Riddle me this 

Sea of Thieves

(Image credit: Rare)

I’m not overly confident when it comes to riddles and puzzles, but Sea of Thieves manages to hold your hand just enough throughout the quests to prevent you from feeling stuck. On the surface, it’s a lot of “go here, look at this thing, potentially pick up this thing, and take it somewhere else” most of the time, so they aren’t exactly taxing. But the answers to certain challenges require you to think outside the box and there are times when things feel so simple that you want to kick yourself when they’re solved, but the “nice one, bestie” you get as a reward over Discord makes all the hard work worthwhile. 

One challenge from the final tale of the trilogy sunk its hooks into me in particular, and it captures this classic feeling of generally pointing you in the right direction without giving you too large a hint and leaving you trying to dissect every possible clue you can. But this challenge in particular will have you running around the whole island trying to find a way to get the reflection of a mirror to set a gunpowder gummy alight, which takes a lot of time to understand exactly where things need to go.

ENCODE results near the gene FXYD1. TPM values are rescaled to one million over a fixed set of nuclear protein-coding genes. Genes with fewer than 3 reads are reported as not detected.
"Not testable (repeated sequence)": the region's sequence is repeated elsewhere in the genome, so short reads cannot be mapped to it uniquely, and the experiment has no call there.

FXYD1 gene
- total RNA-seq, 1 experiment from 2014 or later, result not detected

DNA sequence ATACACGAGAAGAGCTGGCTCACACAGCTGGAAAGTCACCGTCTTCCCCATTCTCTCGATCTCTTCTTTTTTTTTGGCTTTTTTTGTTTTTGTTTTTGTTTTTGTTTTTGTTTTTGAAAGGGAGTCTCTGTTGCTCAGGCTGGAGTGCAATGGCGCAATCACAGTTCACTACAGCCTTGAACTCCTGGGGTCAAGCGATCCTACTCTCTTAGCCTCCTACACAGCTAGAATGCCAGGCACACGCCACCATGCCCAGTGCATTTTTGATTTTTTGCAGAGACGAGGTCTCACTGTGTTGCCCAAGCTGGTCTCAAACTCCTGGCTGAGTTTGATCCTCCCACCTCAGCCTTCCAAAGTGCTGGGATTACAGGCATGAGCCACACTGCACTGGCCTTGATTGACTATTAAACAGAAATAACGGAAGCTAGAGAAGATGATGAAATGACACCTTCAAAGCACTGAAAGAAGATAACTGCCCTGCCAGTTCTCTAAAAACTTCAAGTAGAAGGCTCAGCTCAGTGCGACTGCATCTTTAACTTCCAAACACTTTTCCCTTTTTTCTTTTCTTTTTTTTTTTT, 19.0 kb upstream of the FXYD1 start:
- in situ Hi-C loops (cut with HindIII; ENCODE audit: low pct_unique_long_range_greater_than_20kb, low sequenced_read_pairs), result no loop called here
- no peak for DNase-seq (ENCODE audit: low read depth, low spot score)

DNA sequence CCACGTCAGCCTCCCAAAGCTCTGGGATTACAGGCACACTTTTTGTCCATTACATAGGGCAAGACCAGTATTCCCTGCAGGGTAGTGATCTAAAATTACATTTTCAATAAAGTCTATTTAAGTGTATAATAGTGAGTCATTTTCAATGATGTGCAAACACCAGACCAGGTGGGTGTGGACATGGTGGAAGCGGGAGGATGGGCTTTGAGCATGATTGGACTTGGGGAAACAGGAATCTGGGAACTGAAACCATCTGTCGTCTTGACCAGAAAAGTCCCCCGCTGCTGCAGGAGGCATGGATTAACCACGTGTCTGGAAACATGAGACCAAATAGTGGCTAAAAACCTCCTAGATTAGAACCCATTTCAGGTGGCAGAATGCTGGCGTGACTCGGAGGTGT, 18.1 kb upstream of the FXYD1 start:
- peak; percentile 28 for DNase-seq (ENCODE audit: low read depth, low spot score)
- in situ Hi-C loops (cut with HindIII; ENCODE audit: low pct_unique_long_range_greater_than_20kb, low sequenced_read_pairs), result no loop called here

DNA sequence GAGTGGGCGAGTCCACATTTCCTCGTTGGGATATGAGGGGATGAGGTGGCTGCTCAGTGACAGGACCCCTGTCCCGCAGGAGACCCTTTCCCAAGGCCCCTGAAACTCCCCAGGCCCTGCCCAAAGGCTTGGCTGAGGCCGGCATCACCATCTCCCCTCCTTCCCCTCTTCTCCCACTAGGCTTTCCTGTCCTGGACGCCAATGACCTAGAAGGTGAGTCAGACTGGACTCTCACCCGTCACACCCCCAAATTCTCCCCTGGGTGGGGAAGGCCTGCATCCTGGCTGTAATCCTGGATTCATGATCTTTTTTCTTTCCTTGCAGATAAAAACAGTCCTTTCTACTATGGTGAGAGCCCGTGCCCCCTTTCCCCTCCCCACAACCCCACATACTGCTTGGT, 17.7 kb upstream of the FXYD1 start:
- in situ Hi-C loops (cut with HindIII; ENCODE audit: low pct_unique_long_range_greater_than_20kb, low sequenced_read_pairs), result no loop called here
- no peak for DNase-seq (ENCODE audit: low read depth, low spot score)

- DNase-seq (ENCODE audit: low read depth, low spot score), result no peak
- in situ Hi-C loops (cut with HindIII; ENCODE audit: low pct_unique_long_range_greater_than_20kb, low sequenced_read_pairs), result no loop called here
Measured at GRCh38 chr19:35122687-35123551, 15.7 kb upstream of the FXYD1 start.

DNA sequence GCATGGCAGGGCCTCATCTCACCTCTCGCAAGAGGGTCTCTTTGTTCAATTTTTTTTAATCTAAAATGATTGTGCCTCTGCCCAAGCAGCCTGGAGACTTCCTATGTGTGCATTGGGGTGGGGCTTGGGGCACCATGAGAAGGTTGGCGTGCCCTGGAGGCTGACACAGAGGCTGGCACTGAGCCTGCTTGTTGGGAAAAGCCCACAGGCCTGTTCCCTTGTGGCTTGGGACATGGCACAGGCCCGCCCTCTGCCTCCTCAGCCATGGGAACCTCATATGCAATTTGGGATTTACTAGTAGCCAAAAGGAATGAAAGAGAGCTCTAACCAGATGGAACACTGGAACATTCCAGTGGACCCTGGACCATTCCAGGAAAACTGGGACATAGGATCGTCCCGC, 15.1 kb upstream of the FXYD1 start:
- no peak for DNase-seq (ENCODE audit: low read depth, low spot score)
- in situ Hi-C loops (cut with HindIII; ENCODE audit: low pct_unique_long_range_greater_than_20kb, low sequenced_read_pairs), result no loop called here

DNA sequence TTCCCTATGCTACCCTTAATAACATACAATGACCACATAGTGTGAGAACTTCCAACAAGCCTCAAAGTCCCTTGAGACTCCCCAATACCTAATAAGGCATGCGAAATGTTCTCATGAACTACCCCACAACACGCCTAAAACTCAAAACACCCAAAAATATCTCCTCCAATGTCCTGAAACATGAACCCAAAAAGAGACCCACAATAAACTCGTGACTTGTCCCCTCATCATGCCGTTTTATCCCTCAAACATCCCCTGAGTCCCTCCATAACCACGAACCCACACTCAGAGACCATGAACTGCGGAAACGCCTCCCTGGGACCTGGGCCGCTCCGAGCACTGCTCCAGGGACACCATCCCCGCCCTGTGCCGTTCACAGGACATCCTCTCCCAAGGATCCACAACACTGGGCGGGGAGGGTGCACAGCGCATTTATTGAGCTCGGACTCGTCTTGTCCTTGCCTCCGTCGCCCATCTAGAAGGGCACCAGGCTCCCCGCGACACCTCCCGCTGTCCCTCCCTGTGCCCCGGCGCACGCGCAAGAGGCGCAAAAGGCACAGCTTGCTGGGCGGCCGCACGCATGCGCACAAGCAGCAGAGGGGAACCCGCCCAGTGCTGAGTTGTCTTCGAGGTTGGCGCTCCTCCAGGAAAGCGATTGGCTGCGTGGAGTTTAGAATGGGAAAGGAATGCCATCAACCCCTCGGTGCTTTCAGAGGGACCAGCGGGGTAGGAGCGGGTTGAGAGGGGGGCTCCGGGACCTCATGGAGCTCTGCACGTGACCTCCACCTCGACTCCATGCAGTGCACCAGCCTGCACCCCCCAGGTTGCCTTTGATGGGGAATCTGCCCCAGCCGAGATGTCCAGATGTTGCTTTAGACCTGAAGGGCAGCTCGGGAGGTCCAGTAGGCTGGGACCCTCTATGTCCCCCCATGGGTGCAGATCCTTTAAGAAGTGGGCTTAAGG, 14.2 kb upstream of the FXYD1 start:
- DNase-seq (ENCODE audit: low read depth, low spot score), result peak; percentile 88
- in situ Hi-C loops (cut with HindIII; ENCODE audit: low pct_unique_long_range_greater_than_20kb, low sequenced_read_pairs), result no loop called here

At a point, giving up feels like an easier alternative to traipsing around the island in a desperate attempt to find three coconut shells hidden among its massive map. But, we had already committed to completing the other two Tall Tales so we felt obliged to finish the task we had started. After we stopped racing around and took a moment to re-read the quest, it all clicked into place - which is usually what happens with Sea of Thieves. It’s a lot of trial and error, but it all eventually makes sense when you put your heads together.